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Wednesday, August 18, 2010

The paddle


We talk a lot about kayaks, and what properties different shapes offer. How to control them, and how to best use them to get the needs we require. We talk about the fit, and the connection between ourselves and our kayaks. But what we haven't spoken about, and I think most don't speak about, is our paddles.

Frequently I see people who have decided that they are going to do it, they are going to buy a kayak, but then they realize that there are things they need in order to paddle. Among them are the PFD and paddle. You can't really save of money with your pfd choice. Yes, there are expensive and less expensive pfd's to choose from, but not to the degree that you can save money on a paddle. But spending less on a paddle is truly a mistake.

The paddle is our connection to the water, and our means of propulsion. Or at least our means of transmitting propulsion power to the water. I don't think there is a single piece of gear that is as important as your paddle. I tend to think of it as being like the idea of buying a Ferrari, and putting cheap tires on it. What would be the point. I am not going to get into the debate of Greenland or euro - what ever works for you, works for you! - But I will say a few words about length, and materials.

Length, I feel, is a lot like hemlines. They go up and down with the times. I paddle a 220 cm paddle. If I go to the Werner website and fill out a quick survey, it will tell me I should be paddling a 215 cm paddle. Today I was reading a kayaking book, by who's formula I should be paddling a 230 cm paddle. At this point I wouldn't change the length of my paddle because I am comfortable with it, but my guess is the Werner formula is closer to the truth.

In terms of materials you have a handful of choices. The paddle shaft can be Aluminum, fiberglass, wood, or carbon fiber. With wood being almost exclusively the domain of Greenland style paddles - though bending branches makes a nice wooden paddle.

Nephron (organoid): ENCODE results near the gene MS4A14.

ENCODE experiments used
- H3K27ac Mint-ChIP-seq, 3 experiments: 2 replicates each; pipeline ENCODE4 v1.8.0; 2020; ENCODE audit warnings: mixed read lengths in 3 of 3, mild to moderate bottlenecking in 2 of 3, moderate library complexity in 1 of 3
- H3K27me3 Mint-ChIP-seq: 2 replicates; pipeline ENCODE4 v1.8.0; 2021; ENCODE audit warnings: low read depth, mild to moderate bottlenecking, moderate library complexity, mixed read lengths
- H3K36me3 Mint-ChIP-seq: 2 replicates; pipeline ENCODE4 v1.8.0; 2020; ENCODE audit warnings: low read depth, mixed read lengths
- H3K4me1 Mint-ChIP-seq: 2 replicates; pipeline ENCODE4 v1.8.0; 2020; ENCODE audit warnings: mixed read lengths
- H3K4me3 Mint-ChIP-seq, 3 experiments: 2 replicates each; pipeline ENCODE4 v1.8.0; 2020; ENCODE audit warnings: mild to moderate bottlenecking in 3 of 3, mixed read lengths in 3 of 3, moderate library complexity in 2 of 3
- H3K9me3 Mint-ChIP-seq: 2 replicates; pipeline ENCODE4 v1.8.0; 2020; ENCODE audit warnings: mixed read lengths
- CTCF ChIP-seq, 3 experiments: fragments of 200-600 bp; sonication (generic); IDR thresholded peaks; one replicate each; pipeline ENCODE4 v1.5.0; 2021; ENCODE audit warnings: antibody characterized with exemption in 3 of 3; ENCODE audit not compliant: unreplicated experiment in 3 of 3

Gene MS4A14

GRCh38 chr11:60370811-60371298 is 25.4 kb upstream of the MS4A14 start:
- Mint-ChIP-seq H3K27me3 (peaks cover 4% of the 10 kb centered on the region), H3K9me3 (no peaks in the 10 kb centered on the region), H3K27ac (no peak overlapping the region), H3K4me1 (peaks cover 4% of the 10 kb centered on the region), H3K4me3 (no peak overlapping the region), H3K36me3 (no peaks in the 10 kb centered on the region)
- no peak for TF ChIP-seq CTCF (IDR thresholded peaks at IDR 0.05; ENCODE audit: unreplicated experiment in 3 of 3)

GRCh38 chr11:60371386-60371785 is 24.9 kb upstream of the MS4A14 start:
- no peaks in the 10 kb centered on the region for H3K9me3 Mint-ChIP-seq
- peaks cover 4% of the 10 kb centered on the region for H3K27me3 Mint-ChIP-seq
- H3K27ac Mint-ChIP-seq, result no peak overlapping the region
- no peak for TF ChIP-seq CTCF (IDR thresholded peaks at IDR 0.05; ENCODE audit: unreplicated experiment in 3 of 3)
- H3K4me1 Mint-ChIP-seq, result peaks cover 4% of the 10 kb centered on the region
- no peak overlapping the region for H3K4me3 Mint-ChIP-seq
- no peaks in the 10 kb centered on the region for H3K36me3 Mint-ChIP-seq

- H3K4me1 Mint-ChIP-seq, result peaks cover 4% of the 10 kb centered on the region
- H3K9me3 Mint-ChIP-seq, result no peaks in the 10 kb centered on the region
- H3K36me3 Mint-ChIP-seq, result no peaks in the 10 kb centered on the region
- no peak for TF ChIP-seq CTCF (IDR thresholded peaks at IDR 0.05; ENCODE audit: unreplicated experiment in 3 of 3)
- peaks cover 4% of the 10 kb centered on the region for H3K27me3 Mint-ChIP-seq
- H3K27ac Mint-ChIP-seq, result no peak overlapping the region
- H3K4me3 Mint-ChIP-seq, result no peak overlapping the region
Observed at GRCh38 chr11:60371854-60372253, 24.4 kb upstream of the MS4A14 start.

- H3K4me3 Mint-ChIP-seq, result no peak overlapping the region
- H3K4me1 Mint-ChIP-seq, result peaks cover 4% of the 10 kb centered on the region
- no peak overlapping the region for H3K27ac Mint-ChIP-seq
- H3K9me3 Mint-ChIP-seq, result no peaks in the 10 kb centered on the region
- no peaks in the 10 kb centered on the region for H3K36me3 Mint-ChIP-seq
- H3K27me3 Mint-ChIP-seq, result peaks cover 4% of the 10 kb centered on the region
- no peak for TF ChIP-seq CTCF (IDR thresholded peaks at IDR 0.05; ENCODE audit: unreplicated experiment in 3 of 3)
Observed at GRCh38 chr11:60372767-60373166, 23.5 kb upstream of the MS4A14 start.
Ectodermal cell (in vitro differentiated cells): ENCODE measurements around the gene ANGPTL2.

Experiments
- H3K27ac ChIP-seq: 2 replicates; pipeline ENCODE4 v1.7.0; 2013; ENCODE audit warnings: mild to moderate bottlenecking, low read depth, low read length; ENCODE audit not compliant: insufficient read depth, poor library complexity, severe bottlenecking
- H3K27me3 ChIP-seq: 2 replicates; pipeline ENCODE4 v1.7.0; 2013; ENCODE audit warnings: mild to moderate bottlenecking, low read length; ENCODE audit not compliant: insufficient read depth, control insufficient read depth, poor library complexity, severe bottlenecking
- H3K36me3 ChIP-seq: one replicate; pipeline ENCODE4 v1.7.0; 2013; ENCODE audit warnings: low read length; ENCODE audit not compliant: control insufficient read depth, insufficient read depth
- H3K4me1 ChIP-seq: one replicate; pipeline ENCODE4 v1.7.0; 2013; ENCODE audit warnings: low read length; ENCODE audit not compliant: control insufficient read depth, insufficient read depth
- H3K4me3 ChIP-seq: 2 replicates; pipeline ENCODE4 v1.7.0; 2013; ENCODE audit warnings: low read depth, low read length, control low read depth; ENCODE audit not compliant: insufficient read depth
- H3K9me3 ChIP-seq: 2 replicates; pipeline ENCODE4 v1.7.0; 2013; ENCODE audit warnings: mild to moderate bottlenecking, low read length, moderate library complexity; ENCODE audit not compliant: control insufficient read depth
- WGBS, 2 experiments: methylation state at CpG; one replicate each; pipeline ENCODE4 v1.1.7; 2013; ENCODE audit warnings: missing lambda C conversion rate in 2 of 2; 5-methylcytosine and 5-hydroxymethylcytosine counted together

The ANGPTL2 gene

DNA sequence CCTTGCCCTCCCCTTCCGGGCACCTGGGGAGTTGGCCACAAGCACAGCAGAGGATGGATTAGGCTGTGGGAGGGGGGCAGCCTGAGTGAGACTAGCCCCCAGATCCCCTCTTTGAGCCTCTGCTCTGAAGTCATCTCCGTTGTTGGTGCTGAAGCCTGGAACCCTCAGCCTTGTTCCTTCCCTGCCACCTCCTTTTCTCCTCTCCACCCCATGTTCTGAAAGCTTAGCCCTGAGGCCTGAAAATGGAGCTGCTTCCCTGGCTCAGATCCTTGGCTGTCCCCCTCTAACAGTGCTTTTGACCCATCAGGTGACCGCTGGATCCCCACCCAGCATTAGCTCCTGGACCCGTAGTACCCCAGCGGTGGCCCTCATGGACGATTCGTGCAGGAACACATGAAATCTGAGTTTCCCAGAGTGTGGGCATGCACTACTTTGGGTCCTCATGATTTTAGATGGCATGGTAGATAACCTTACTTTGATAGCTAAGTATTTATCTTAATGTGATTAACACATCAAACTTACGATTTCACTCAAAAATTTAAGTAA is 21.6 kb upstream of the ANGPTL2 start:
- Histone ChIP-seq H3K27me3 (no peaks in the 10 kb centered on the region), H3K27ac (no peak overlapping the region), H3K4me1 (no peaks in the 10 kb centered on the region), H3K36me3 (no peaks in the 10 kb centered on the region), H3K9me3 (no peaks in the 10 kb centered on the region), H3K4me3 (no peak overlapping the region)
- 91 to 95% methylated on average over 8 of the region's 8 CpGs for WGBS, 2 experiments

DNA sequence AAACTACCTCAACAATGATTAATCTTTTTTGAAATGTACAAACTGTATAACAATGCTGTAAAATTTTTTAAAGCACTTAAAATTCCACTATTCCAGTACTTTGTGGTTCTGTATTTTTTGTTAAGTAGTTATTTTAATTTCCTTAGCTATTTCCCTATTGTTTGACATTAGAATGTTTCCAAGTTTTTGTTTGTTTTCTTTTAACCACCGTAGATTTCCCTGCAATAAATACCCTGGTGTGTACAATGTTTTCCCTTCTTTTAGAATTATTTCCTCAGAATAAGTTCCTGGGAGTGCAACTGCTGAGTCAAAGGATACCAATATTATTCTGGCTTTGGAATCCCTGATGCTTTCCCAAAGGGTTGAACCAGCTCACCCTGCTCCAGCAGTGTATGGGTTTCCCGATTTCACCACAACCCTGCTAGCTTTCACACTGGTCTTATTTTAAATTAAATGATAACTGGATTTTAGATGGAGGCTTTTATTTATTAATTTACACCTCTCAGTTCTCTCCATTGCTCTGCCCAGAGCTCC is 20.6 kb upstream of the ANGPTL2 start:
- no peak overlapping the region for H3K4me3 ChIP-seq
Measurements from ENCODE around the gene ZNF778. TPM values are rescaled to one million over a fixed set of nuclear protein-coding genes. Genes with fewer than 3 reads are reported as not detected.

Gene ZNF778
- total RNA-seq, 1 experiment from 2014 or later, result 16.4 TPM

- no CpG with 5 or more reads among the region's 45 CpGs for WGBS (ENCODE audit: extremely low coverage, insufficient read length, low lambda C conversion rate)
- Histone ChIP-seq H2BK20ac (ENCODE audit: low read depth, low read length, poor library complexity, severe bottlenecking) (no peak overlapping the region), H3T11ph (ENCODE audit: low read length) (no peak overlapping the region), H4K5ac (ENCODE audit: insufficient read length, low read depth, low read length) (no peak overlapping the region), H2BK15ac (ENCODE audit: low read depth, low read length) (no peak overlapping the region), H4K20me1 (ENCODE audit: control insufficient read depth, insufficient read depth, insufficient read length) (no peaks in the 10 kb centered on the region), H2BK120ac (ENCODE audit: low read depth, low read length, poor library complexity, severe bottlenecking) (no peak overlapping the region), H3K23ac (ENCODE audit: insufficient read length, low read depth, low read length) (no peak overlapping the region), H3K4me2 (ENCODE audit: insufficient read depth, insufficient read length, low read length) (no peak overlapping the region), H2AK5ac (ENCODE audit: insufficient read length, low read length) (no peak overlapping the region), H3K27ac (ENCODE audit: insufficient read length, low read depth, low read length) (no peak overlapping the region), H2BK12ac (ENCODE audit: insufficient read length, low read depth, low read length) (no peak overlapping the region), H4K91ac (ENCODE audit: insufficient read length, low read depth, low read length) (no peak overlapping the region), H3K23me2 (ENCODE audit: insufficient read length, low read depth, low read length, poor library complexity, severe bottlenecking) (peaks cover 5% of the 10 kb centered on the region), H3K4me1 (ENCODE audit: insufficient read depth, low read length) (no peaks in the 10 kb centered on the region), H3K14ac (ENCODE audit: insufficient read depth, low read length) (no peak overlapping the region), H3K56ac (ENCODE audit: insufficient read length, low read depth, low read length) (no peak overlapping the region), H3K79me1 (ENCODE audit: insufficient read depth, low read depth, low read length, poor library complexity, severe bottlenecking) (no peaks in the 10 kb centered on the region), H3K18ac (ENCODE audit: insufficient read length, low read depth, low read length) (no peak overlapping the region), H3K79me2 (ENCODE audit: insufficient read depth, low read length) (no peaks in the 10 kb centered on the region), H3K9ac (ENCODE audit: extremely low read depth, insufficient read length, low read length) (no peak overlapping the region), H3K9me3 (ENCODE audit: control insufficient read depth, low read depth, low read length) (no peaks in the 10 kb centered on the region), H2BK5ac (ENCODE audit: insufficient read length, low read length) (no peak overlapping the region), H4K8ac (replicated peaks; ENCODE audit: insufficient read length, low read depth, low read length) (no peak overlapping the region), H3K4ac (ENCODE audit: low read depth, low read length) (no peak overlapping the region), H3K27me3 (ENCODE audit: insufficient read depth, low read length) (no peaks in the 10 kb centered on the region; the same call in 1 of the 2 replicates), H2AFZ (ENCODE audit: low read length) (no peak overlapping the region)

As you go up in price, you go down in weight, and here is what I think is important. Weight should be low. As low as you can afford. Here is why.

If you paddle for four hours, you will do about fourteen thousand paddle strokes. if you save five ounces, by going up in price, that is well over two tons you don't have to lift. If you are kayak touring, four hours is a short day. For that reason I paddle with a Werner Kalliste, which is a carbon shaft, with carbon blades. It weighs 23 ounces. Compared to the previously mentioned Wooden bending branches paddle which weighs 41 ounces. The carbon is stiff, and light, and a dream. Students regularly ask me to try my paddle, and I tell them they can try it, for 30 seconds. And I hold them to it. Mostly I limit their time because I don't want to paddle with their almost universally heavy paddle. And also because I want to make sure I get it back. That paddle is mine. This is another thing I feel strongly about. Connection.

In Feng Shui they explain that a room with good Feng Shui will just feel right. Similarly, when picking a piece of fruit, let your hand wander over the choices and one will just 'feel right'. This is how I feel about paddles. I feel that there is a bond between myself and my paddle. I found this quote about Samurai and their Katana:

The bond between the katana and samurai was sacred. The sword was always used as a last resort. The samurai believed the katana was linked to their soul

For this reason I limit the time my paddle spends in another's hand. She is mine, and I am hers. I know her every scratch, as they tell a story of the journey similar to a persons scars. She is kept in a soft cloth bag when not in use, she is treated with respect. She is my connection to the water. As important as I think choosing the right kayak is, I think choosing the right paddle is more important. Spend a little extra money, and more importantly a little extra time. Check your prospective paddle for scratches, and if faced with more than one of the same paddle, let both of them - or more - rest in your hands, and see which one sings to you. This will be a partner in many great journeys. Choose her wisely.

A short word on 'spare paddles'. When I do long trips I carry a spare paddle. She is an older, but still solid Werner carbon fiber paddle. The Camano, also 220 cm. Many people use a less expensive paddle as their backup. One school I almost taught for - used smaller Greenland paddles as their backup paddles. Regardless of what the primary paddle was. I think this is a mistake. If your paddle fails you, it will likely be in bad conditions. You will probably do something to stress the paddle in a way that it wasn't meant to be stressed. This is no time to switch to something new. Something that doesn't feel natural, or right, in your hands. Your backup paddle should be very close to your primary paddle in terms of weight, and feel.





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